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Steel-concrete-composite beams with precast hollow-core slabs: A sustainable solution

Ferreira, F. P. V., Tsavdaridis, K. D. ORCID: 0000-0001-8349-3979, Martins, C. H. & De Nardin, S. (2021). Steel-concrete-composite beams with precast hollow-core slabs: A sustainable solution. Sustainability, 13(8), 4230. doi: 10.3390/su13084230


Industrialization of construction makes building operation more environmental friendly and sustainable. This change is necessary as it is an industry that demands large consumption of water and energy, as well as being responsible for the disposal of a high volume of waste. However, the transformation of the construction sector is a big challenge worldwide. It is also well known that the largest proportion of the material used in multistory buildings, and thus its carbon impact, is attributed to their slabs being the main contributor of weight. Steel-concrete-composite beams with precast hollow-core slabs (PCHCSs) were developed due to their technical and economic benefits, owing to their high strength and concrete self-weight reduction, making this system economical and with lower environmental footprint, thus reducing carbon emissions. Significant research has been carried out on deep hollow-core slabs due to the need to overcome larger spans that resist high loads. The publication SCI P401, in accordance with Eurocode 4, is however limited to hollow-core slabs with depths from 150 to 250 mm, with or without a concrete topping. This paper aims to investigate hollow-core slabs with a concrete topping to understand their effect on the flexural behavior of steel-concrete-composite beams, considering the hollow-core-slab depth is greater than the SCI P401 recommendation. Consequently, 150 mm and 265 mm hollow-core units with a concrete topping were considered to assess the increase of the hollow core unit depth. A comprehensive computational parametric study was conducted by varying the in situ infill concrete strength, the transverse reinforcement rate, the shear connector spacing, and the cross-section of steel. Both full and partial interaction models were examined, and in some cases similar resistances were obtained, meaning that the same strength can be obtained for a smaller number of shear studs, i.e., less energy consumption, thus a reduction in the embodied energy. The calculation procedure, according to Eurocode 4 was in favor of safety for the partial-interaction hypothesis.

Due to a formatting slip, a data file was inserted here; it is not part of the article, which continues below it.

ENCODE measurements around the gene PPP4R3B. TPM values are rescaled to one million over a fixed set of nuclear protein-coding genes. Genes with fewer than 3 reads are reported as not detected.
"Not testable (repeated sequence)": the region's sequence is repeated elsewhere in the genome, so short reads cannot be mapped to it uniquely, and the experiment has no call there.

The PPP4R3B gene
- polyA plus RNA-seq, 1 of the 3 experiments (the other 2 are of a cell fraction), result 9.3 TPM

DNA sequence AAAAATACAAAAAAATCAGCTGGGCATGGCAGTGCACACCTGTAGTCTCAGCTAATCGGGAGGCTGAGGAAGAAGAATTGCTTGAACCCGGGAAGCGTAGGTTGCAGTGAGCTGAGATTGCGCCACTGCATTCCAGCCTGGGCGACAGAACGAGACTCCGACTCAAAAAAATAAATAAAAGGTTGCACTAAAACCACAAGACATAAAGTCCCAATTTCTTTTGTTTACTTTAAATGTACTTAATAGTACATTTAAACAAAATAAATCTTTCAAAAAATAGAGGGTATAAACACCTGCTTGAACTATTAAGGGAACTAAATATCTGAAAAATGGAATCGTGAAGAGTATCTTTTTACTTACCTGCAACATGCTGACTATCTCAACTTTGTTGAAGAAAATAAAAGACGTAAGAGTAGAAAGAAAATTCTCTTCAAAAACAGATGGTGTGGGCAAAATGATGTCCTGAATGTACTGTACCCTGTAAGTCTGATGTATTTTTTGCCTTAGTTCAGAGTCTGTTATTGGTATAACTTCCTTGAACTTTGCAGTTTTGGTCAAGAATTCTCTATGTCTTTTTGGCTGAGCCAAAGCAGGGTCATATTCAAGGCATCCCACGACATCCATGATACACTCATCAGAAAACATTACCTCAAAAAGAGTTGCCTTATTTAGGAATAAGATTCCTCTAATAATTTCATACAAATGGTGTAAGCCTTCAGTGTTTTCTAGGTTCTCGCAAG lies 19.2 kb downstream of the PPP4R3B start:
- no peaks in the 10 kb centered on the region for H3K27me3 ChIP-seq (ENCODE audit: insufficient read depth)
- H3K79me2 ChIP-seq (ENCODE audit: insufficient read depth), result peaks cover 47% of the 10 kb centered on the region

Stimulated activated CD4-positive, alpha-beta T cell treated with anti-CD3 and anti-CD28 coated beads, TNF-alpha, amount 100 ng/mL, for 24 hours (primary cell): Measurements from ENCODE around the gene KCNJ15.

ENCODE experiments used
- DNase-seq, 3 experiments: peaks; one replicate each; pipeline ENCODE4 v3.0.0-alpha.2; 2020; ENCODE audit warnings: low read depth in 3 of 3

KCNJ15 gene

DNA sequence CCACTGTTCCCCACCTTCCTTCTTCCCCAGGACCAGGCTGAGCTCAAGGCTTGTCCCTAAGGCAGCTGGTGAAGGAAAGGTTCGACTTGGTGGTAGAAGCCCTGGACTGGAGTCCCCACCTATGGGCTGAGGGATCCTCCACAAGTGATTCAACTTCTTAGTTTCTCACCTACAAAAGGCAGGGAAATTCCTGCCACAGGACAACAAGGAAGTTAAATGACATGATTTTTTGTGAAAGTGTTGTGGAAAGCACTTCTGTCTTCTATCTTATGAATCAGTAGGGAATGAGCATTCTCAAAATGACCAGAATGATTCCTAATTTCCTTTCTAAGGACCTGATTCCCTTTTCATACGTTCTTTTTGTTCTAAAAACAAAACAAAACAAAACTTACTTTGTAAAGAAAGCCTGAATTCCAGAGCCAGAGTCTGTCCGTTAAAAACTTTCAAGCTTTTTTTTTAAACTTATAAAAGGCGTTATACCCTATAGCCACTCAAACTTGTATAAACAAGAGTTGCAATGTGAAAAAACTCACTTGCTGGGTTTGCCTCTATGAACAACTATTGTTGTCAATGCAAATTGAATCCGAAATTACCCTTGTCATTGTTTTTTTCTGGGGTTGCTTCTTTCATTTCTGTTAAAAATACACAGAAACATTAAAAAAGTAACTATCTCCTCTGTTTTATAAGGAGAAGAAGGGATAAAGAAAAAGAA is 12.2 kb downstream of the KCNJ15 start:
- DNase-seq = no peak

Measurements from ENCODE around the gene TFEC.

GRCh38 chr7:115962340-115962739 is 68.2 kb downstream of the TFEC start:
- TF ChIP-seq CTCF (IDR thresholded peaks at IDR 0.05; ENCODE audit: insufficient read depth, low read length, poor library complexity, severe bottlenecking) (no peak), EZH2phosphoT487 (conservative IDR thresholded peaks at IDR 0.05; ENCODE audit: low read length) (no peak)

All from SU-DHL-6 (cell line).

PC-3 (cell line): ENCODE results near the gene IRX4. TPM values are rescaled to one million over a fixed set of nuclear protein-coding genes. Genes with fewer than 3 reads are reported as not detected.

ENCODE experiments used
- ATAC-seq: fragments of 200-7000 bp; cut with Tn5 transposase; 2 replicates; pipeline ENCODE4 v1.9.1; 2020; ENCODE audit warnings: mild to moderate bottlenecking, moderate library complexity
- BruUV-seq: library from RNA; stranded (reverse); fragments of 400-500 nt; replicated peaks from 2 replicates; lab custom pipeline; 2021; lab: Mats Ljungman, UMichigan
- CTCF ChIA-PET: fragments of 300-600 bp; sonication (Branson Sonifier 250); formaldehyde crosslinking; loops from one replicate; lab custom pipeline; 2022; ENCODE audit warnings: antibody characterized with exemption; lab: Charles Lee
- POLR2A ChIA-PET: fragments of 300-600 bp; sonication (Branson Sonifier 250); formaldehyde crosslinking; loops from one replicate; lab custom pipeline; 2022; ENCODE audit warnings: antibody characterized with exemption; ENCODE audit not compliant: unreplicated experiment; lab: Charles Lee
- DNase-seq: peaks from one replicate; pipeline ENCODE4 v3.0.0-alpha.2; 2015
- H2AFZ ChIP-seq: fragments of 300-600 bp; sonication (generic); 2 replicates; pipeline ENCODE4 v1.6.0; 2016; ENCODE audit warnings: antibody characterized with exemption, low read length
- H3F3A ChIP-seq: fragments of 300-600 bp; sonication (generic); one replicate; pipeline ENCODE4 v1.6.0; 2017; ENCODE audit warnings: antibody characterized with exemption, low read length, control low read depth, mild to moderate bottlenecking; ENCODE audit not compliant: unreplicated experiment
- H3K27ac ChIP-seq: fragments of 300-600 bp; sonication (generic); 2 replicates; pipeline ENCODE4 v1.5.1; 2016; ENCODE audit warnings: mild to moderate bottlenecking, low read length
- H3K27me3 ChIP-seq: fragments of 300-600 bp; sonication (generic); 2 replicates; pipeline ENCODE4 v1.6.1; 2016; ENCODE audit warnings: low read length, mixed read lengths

Publication Type: Article
Additional Information: This is an open access article distributed under the Creative Commons Attribution License which permits unrestricted use, distribution, and reproduction in any medium, provided the original work is properly cited
Publisher Keywords: composite beams; hollow-core slabs; sustainable; finite element analyses
Subjects: T Technology > TA Engineering (General). Civil engineering (General)
T Technology > TD Environmental technology. Sanitary engineering
T Technology > TH Building construction
Departments: School of Science & Technology > Engineering
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